"I'm twenty-eight. I'm sick of pretending to be something I'm not. Ben and I told the people at work yesterday [...]."Danny's not so sure, and here's how he breaks the news to his father:
Danny's tone was light, but his hands were shaking as he put the lid back on the pot.
"I think it's great," she said gently. [...] "Dad loves you, Danny. He would never reject you," Anna said. (231)
"You know how all these years you keep asking me when I'm going to settle down with one girl and stop playing the field?"Danny's father didn't mean to cause his child pain, but he nonetheless causes him "anguish" due to his heterosexist assumptions. Gregory M. Herek writes of heterosexism that,
Their father frowned. "Yeah?" Then his face cleared. "Danny - you're not going to tell me you've got some girl pregnant?" he asked.
Anna bit her lip. Danny looked anguished.
"No. I haven't got a girl pregnant. The thing is, Dad. All these years ... I'm not really into girls, if you know what I mean." (237-38)
Like institutional racism and sexism, heterosexism pervades societal customs and institutions. It operates through a dual process of invisibility and attack. Homosexuality usually remains culturally invisibleOne could perhaps think of the romance genre as being similar to Danny's father (and sometimes it's been even less caring). Jessica (a romance reader) commented that
I have GLB or T friends who would claim that since 90% or more of the genre upholds the idea that monogamous romantic relations between women and men are the moral norm, it is quite problematicIt's quite obviously the case that the vast majority of romances are about heterosexual couples and, regardless of whether or not individual authors wish to do so or not (and I'm certain that many would be horrified to think this might be the message that others might take from reading their works), they may cumulatively give the impression that "romantic relations between women and men are the moral norm."
So, if authors are inadvertently sending a particular message (and the genre's been accused of perpetuating racism and ageism as well as heterosexism, and no doubt a few other forms of discrimination) with which they don't actually agree, why is this happening?
Maybe it would be helpful to follow Herek by looking more closely at the concept of "institutional racism." Sir William Macpherson's report on the Stephen Lawrence Inquiry was focussed on a discussion of racism within a police force, and it might therefore seem to have little or nothing to do with romance novels. Nonetheless, here is Macpherson's definition:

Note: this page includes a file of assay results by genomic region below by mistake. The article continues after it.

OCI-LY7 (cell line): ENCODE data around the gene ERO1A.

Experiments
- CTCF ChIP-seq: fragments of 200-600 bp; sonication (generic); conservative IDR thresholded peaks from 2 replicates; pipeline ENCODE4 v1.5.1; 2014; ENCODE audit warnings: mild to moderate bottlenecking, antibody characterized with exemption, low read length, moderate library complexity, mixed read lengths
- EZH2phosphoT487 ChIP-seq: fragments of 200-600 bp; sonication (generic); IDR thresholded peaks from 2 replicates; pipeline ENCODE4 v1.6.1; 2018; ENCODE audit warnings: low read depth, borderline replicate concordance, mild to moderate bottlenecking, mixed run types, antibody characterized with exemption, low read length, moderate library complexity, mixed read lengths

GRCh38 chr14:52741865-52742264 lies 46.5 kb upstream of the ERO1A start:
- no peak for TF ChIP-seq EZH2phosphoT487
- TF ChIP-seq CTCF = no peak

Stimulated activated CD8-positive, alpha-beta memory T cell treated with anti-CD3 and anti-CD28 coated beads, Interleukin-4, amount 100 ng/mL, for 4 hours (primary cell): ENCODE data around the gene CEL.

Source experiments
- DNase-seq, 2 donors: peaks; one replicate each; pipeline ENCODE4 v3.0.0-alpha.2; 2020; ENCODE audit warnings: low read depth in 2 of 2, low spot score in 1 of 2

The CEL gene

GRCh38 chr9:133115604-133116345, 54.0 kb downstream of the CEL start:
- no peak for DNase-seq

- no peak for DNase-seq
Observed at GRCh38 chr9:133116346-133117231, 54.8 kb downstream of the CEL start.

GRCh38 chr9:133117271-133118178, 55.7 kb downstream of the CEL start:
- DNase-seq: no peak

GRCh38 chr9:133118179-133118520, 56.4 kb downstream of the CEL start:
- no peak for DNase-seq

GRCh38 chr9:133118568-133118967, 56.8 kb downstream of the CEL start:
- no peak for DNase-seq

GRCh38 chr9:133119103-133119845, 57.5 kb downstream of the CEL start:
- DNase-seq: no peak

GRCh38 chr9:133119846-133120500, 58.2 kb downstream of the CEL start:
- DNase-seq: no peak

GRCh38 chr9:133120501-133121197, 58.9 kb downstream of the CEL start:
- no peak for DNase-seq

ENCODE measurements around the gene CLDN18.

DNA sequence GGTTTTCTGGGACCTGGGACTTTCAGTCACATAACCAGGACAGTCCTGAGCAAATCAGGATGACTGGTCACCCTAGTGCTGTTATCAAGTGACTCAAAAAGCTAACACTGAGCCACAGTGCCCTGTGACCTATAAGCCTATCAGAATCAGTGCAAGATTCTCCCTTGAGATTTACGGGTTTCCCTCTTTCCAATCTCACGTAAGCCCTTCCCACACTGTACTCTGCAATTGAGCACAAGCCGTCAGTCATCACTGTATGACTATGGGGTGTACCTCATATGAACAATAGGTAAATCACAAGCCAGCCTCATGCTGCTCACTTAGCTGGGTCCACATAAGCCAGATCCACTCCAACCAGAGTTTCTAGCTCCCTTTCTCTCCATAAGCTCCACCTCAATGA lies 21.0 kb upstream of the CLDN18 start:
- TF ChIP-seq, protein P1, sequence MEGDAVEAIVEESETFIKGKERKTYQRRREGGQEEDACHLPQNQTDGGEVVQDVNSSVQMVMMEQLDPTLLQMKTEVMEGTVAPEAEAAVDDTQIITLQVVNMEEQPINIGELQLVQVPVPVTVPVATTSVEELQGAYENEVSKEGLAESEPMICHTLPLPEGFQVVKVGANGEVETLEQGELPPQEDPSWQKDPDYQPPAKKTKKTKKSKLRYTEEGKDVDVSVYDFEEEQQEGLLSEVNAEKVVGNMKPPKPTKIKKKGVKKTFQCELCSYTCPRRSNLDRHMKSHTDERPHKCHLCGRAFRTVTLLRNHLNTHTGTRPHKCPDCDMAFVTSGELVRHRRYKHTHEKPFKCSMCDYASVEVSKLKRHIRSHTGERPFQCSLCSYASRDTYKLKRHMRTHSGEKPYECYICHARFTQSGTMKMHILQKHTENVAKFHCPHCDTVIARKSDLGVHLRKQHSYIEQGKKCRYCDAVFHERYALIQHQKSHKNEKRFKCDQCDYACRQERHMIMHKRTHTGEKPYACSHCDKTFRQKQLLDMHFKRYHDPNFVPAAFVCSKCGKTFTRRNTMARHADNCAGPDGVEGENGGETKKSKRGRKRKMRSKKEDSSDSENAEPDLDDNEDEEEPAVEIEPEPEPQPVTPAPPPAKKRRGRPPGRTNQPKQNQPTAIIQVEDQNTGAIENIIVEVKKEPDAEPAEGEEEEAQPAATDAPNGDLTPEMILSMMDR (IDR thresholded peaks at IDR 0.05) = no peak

For the purposes of our Inquiry the concept of institutional racism which we apply consists of:It seems to me that romance may, at times, have failed to provide the same "service" to all its potential readers. It may often have done so unwittingly but it is clear that some groups have felt excluded by the mainstream of the genre and its portrayal of romantic relationships between predominantly young, white, heterosexual protagonists. Of course, the genre does not exist "in isolation" from society. Its readers and authors form part of society, and few editors would choose to publish a romance which they believe would not attract readers, and would thus fail to make a profit.
The collective failure of an organisation to provide an appropriate and professional service to people because of their colour, culture, or ethnic origin. It can be seen or detected in processes, attitudes and behaviour which amount to discrimination through unwitting prejudice, ignorance, thoughtlessness and racist stereotyping which disadvantage minority ethnic people.
It persists because of the failure of the organisation openly and adequately to recognise and address its existence and causes by policy, example and leadership. Without recognition and action to eliminate such racism it can prevail as part of the ethos or culture of the organisation. It is a corrosive disease.
As Dr Oakely points out, the disease cannot be attacked by the organisation involved in isolation.
I may be overly optimistic, and I'm certainly basing my opinion on a very small sample of the huge total of romances published, but I think over the decades there has been some progress towards ending discrimination in the genre. As Hsu-Ming Teo has observed, "Between 1890 and 1945, an astonishing number of novels were published in Britain dealing with the theme of romance in India or exploring the possibilities and perils of interracial love" and